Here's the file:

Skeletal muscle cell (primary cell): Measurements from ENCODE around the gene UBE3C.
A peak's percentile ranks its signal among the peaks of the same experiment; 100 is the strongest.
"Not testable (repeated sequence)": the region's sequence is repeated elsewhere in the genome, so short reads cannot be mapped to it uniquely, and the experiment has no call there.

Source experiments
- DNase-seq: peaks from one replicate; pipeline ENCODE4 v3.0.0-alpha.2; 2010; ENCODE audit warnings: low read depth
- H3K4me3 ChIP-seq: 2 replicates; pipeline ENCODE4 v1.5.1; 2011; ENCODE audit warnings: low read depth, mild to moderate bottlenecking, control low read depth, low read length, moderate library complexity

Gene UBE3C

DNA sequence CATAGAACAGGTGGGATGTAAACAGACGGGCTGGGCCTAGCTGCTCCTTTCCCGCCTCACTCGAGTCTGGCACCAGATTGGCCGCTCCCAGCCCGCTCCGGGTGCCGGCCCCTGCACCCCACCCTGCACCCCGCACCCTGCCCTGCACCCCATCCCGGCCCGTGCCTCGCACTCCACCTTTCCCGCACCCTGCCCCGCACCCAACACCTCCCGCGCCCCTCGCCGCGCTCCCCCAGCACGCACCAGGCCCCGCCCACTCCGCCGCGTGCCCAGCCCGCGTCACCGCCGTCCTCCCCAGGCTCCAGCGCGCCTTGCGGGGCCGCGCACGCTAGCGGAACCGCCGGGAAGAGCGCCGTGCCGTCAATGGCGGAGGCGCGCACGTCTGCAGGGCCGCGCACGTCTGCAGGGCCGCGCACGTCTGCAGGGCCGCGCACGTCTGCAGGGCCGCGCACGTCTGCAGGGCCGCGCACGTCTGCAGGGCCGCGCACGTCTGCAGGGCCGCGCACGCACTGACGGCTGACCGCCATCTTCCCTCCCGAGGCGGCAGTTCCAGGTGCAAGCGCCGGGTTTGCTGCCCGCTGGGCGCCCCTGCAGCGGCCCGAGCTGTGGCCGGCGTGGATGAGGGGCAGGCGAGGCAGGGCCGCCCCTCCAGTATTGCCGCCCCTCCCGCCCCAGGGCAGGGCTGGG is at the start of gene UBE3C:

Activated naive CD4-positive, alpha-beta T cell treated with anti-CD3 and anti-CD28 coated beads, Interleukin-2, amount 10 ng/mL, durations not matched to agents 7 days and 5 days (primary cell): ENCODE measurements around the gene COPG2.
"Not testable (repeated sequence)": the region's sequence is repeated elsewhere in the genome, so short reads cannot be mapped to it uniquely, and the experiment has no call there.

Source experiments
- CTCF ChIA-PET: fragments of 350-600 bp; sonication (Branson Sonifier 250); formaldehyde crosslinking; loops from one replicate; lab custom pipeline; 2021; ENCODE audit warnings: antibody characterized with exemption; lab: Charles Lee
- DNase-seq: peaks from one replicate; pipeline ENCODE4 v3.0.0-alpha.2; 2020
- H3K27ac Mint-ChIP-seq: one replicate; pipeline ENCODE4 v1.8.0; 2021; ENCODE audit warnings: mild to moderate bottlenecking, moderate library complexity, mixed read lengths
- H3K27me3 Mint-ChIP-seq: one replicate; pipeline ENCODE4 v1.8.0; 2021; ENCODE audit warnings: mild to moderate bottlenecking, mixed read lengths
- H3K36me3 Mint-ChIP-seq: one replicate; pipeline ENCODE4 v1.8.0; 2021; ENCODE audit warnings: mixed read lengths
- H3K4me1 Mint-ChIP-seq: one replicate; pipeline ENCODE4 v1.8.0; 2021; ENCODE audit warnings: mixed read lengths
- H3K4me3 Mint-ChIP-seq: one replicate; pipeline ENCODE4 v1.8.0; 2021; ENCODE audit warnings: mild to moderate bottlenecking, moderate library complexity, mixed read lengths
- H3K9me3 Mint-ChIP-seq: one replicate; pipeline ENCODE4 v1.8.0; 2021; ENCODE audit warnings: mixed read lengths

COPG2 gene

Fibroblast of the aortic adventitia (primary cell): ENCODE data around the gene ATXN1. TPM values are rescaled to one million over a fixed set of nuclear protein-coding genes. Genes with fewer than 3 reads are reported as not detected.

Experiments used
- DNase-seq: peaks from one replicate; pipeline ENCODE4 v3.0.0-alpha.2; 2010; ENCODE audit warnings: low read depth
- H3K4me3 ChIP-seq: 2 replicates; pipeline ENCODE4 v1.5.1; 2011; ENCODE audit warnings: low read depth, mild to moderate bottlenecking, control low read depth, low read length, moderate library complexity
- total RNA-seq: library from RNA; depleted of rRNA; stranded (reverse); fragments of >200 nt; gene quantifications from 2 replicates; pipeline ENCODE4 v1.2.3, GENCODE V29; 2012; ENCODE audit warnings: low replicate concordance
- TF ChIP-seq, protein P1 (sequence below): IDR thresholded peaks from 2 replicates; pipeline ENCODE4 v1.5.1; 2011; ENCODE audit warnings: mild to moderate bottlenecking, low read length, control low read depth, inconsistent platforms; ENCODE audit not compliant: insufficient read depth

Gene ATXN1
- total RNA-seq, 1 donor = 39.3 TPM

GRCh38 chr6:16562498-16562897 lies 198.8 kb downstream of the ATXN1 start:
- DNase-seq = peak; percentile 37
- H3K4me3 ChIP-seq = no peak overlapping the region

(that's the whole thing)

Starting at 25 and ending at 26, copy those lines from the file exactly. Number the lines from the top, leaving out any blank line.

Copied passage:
- total RNA-seq: library from RNA; depleted of rRNA; stranded (reverse); fragments of >200 nt; gene quantifications from 2 replicates; pipeline ENCODE4 v1.2.3, GENCODE V29; 2012; ENCODE audit warnings: low replicate concordance
- TF ChIP-seq, protein P1 (sequence below): IDR thresholded peaks from 2 replicates; pipeline ENCODE4 v1.5.1; 2011; ENCODE audit warnings: mild to moderate bottlenecking, low read length, control low read depth, inconsistent platforms; ENCODE audit not compliant: insufficient read depth